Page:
Blix vs Blair (but this time it is over <u>our</u> weapons of mass destruction)

Colin Brown,Deputy Political Editor
Monday 27 November 2006 01:00

Dr Hans Blix, the former UN weapons inspector, will launch a new attack on Tony Blair today, warning that the decision to press ahead with a full replacement for Trident will make it more difficult to stop Iran acquiring the bomb.

The respected chairman of the Commission on Weapons of Mass Destruction will use a speech in London to renew hostilities with Mr Blair. He will say that modernising Britain's arsenal puts the non-proliferation treaty (NPT) under "strain" and increases the feeling among non-nuclear states, such as Iran, that they are being "cheated" by the nuclear states.

Dr Blix will take Britain and the other permanent members of the UN Security Council - America, China, Russia and France - to task for failing to comply with their obligations under the NPT by failing to do more to eliminate their nuclear arsenals. He will point out "the strong feelings of frustration" at the way nuclear nations "are in the process" of developing new types of weapons rather than examining how they could manage defence needs with non-nuclear weaponry.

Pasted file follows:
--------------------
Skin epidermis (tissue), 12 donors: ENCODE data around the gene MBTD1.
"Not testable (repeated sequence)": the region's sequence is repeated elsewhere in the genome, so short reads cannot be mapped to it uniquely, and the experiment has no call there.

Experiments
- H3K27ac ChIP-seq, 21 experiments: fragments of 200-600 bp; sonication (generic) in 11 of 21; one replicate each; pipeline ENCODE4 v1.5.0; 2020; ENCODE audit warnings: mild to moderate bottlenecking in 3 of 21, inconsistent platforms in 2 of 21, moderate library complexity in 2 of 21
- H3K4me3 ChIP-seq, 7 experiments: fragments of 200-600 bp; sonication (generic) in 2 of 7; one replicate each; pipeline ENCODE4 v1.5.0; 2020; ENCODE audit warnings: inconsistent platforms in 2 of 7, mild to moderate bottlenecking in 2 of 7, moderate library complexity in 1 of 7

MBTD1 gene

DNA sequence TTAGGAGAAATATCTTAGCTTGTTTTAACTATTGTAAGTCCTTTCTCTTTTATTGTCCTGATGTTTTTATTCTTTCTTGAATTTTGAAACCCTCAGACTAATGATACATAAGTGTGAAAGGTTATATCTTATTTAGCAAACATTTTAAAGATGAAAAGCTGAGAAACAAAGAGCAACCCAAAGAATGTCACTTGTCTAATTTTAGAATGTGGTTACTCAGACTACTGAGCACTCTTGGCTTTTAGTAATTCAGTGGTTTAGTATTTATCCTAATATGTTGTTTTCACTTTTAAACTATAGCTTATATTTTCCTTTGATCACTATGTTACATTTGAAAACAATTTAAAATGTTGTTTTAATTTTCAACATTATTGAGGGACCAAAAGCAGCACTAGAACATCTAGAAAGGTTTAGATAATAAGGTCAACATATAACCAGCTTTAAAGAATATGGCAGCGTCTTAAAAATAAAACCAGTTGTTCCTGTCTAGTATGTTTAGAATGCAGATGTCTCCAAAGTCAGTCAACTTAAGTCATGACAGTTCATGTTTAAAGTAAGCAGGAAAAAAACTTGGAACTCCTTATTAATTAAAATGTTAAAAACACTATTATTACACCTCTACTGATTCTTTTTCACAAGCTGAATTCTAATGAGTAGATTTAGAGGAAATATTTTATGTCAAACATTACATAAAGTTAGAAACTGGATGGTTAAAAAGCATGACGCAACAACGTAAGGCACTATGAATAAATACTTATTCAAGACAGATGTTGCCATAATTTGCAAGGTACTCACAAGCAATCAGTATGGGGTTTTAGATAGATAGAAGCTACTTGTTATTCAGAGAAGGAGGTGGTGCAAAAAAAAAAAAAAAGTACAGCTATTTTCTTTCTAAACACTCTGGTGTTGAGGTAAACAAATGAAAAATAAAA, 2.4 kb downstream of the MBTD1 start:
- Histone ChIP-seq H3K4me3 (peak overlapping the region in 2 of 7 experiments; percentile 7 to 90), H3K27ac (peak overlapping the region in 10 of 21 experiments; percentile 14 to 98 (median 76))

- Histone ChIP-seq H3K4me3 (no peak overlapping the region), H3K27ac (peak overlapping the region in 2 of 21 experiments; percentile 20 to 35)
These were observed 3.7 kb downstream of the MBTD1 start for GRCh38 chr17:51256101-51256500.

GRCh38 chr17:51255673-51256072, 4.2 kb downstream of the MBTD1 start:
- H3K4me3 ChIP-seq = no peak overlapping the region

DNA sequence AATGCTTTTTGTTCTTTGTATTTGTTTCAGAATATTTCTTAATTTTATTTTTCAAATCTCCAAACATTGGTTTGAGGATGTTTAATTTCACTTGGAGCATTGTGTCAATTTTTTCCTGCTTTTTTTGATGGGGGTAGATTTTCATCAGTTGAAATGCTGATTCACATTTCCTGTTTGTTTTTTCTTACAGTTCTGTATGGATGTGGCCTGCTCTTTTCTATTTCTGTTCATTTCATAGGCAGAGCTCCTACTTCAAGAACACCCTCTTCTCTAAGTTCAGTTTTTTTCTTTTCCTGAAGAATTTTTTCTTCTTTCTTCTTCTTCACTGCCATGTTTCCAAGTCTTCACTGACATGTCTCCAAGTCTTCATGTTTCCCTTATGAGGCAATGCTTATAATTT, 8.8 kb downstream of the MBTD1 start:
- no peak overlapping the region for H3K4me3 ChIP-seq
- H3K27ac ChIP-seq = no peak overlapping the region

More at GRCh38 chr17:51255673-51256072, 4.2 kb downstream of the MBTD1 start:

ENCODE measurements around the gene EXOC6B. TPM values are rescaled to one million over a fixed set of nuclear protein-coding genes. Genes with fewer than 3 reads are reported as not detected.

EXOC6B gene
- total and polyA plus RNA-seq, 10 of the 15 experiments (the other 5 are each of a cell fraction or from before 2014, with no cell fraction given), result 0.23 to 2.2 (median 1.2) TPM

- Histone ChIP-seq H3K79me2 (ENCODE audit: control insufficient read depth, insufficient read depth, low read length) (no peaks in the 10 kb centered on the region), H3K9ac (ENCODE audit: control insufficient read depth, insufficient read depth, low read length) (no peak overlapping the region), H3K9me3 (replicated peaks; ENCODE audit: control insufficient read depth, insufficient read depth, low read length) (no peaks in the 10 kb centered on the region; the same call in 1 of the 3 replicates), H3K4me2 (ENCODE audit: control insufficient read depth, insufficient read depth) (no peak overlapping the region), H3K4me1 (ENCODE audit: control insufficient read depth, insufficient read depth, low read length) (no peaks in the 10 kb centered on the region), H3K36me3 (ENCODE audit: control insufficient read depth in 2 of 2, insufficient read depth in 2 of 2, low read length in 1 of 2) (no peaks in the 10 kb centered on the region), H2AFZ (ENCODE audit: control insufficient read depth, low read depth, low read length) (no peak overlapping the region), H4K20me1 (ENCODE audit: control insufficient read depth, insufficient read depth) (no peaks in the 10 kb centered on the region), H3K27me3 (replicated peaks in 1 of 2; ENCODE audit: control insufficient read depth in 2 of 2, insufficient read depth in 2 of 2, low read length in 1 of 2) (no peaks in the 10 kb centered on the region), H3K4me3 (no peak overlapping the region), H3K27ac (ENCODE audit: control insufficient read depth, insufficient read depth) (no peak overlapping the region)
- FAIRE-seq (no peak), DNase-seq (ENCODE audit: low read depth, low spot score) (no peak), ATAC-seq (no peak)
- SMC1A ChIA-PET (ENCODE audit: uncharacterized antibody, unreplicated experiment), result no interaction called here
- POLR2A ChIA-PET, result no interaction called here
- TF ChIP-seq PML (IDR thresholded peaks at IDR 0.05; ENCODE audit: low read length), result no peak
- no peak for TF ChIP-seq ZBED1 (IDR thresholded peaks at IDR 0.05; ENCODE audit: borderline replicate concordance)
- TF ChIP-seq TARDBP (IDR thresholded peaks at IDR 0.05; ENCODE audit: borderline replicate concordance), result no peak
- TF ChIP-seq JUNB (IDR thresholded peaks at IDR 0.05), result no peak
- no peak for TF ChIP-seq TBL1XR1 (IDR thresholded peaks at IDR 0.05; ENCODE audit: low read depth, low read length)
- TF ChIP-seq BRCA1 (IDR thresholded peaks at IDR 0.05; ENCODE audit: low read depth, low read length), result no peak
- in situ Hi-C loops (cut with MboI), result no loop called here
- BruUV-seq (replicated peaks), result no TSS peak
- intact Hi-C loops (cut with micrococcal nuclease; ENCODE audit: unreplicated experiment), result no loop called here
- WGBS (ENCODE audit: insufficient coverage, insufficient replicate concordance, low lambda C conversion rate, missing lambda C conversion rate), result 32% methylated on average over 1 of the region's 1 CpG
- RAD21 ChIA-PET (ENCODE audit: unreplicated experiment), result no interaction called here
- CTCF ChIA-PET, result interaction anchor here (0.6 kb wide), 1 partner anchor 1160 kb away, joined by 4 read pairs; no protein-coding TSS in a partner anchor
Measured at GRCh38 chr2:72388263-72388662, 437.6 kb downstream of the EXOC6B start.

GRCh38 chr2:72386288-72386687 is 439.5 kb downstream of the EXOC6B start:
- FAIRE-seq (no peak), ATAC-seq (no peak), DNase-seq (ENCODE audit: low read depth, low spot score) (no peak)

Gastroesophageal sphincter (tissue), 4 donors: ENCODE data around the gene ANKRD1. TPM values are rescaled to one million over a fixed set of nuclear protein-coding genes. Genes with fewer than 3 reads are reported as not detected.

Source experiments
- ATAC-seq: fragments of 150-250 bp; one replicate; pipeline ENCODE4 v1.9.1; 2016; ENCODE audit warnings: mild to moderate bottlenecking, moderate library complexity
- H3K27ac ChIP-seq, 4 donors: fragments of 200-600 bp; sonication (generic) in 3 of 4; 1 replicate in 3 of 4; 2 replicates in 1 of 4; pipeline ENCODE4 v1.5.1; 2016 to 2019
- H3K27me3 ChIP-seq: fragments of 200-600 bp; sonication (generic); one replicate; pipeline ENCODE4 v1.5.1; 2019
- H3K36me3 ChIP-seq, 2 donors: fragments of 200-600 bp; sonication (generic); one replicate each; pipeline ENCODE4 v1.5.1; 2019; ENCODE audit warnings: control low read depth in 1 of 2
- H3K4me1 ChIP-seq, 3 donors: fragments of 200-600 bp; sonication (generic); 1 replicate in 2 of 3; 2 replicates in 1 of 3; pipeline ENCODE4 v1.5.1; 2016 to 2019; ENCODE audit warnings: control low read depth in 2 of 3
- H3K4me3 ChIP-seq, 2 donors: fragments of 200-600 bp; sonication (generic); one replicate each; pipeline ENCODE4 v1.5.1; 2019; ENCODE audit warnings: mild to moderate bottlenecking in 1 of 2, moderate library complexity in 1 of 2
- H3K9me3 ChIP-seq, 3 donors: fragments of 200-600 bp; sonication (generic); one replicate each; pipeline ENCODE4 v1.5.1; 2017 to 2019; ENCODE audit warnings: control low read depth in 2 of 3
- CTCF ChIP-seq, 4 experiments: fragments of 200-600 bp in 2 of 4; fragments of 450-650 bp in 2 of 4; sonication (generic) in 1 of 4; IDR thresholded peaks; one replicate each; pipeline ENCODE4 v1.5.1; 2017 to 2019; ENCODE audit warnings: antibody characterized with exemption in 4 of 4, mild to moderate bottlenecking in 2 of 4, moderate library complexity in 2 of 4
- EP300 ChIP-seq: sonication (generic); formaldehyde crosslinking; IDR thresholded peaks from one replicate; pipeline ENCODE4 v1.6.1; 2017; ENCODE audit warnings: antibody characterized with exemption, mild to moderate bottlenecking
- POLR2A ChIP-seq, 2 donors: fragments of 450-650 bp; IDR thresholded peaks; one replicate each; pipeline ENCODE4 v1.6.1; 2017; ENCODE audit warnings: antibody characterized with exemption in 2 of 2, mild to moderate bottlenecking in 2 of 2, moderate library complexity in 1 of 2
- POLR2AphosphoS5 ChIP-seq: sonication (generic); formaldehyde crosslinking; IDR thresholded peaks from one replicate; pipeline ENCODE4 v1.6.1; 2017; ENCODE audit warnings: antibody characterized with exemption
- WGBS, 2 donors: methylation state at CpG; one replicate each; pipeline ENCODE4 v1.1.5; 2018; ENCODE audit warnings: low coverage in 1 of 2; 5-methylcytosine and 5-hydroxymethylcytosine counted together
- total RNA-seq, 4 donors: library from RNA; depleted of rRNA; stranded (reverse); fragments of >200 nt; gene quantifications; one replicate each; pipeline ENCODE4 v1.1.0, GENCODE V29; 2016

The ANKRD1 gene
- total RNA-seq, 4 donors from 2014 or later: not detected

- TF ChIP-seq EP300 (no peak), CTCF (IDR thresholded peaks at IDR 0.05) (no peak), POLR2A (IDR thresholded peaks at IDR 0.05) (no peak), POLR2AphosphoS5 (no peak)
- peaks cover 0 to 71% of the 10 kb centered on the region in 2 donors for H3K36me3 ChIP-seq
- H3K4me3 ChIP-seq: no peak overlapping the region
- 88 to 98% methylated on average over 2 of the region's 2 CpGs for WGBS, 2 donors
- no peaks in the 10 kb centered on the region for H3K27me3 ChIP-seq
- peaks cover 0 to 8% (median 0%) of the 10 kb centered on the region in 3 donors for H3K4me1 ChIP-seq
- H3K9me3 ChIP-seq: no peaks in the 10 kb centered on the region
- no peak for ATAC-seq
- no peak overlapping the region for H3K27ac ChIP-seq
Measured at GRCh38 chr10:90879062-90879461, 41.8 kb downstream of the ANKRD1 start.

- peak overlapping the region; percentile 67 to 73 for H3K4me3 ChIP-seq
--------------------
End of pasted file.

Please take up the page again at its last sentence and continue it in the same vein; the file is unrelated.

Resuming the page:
His remarks, in a speech to the British Institute of International and Comparative Law, follow the decision of the Cabinet last Thursday to "whip" a decision on the replacement for Trident through the Commons in the new year. Although the Tories are likely to back Mr Blair, there is strong concern over the issue on the Labour back benches.

Dr Blix will tell the international gathering of lawyers that his Stockholm-based WMD Commission believes the UN General Assembly should call a world summit on disarmament to revive the NPT efforts to reduce the risk of a nuclear war.

He will say it is 60 years since the UN called for the elimination of all nuclear weapons, but there has been a fragmented approach to tackling nuclear proliferation. The five members of the nuclear club have been joined in recent years by Israel, Pakistan, India and North Korea.

The Commission, Dr Blix will say, believes top priority should be given to ratification of a comprehensive nuclear test ban treaty, including North Korea, the latest member of the "nuclear club".

Dr Blix infuriated Britain and the US before the Iraq war when, as the leader of the inspection team on WMD, he challenging the "dodgy" dossier claiming that Saddam Hussein possessed chemical, biological or nuclear weapons. Rebel Labour MPs said last night he had been proved right over Saddam's WMD, and they believed he would be proved right again over Trident.

MPs have been demanding a wide debate on the options. Some senior MPs, reported to include Geoff Hoon, the former defence secretary, have questioned the wisdom of backing the most expensive option favoured by the chiefs of staff, instead of a cheaper alternative such as nuclear-tipped cruise missiles on planes.

However, a White Paper setting out the Government's preferred option will be published next month and Labour MPs will be told to back it. They will be allowed three months for "debate" but Labour MPs will be "whipped" to support the cabinet decision in a vote in the Commons in the new year.